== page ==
New Jersey's government shutdown may soon fade into a distant memory, but one image from it has taken on a life of its own: a photo of Gov. Christie and his entourage lounging on a state beach closed to the commoners who fund it.
He might as well have been raising a pointed digit of his hand at state residents who had planned to hit the beaches for some Fourth of July fun. More deeply, Christie's insensitivity reflected the crude power games the governor was playing to get his way with the state budget.
Failing to get the Legislature to tap an unusual source of funds before the June 30 budget deadline, he closed state beaches and non-essential offices. But in the end his gambit failed. He won nothing.
Christie's bill would have raided Horizon Blue Cross' reserves for $300 million to ostensibly fund opioid addiction treatment and whatever else the state wanted to use the money for.
Showing compassion for those lost to addiction would have been a fine legacy. But Christie's inability to control his apparent need to push people and institutions around hurt his chances. Instead, he lost plenty.
A Star-Ledger photo of the governor sitting in a sand chair with his wife, family, and friends on an otherwise empty beach has become a popular internet meme.
One of the funnier images on Twitter has him in his chair superimposed near the cast of the old "Jersey Shore" TV show. Another has him sitting near the toppled torso of the Statue of Liberty in the final scene of the movie "Planet of the Apes.
Before Christie's Blue Cross tantrum, the Republican governor and Democratic-controlled Legislature seemed to be in synch. They had agreed to use state lottery funds to help shore up the state's sagging pension fund. The proposed budget didn't raise taxes. Democrats got more funds for schools.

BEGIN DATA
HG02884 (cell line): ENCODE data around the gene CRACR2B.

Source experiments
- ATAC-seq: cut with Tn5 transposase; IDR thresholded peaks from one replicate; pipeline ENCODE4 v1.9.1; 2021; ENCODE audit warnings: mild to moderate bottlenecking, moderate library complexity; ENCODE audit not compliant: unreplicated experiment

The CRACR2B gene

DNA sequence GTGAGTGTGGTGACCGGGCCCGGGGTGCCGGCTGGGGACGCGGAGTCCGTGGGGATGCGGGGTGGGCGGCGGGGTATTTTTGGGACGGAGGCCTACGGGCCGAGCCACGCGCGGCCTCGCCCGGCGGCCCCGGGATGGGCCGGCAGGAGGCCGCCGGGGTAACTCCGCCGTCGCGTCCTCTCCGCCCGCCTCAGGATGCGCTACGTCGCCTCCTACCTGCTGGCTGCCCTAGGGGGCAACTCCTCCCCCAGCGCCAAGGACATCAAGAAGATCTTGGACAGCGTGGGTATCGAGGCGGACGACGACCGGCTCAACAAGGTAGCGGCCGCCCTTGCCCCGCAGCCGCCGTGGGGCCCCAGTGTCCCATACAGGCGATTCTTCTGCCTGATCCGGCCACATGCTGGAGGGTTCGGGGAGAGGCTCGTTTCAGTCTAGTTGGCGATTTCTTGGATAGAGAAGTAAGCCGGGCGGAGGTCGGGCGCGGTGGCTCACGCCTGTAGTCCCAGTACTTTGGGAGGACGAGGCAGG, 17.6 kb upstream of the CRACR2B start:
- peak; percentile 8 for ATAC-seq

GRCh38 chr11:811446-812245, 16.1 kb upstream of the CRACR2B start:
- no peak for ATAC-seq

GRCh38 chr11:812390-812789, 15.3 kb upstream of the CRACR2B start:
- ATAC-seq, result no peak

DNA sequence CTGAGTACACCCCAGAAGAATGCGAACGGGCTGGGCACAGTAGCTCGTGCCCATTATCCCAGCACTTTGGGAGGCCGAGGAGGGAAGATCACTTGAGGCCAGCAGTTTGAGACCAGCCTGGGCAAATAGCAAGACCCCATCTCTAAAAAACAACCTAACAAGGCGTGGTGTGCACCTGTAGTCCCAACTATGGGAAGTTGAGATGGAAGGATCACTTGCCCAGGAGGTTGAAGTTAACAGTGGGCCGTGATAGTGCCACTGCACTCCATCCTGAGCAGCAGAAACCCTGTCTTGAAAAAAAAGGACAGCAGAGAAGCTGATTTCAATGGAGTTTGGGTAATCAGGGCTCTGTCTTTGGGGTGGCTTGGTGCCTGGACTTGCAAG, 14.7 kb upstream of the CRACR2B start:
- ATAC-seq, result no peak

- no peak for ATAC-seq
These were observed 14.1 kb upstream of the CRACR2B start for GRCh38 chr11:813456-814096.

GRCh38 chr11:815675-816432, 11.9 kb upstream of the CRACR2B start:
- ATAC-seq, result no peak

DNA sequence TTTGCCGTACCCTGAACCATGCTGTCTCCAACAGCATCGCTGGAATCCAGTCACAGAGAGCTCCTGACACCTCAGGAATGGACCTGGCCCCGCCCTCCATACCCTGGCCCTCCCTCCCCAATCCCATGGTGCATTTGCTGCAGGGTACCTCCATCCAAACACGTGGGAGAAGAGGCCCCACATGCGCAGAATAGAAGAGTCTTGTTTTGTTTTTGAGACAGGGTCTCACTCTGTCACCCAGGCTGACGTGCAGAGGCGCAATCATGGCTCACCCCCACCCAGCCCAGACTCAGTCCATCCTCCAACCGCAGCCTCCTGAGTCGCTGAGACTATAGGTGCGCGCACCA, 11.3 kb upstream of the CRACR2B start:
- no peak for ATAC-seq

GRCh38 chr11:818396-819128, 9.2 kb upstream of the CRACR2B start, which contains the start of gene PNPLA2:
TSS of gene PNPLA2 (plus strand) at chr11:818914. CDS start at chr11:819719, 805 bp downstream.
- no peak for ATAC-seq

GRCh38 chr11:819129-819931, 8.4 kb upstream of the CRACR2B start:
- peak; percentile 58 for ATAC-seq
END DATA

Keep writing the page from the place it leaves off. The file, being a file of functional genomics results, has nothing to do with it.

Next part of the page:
The hard work to clean up other financial issues would be left for the next governor's arrival in January. That person must end a years-long stalemate over what spending cuts and revenue measures should be taken to meet the state's needs.
Rather than making that heavy lift, Christie raided various funds to balance his budgets. When that didn't work, he overestimated revenue projections. When those funds were depleted, he went after Horizon's reserves.
In the end, all sides emerged from this past week's drama to say they had a deal that made everyone winners. That's simply not true.
Senate President Stephen Sweeney (D., Gloucester) looked like a winner because he had the good grace to water down an outrageous bill that would have eventually raised rates on Horizon's 3.8 million subscribers. That clinched the deal.
Assembly Speaker Vincent Prieto (D., Hudson) looked like a winner because he broke the Statehouse's habit of caving in to Christie and protected state residents who need health insurance.
Christie boasted that he, too, was a winner. But that was a fib, just like the fib that he didn't get any sun when there's the photo splashed across social media and news sites of him chilling on the beach.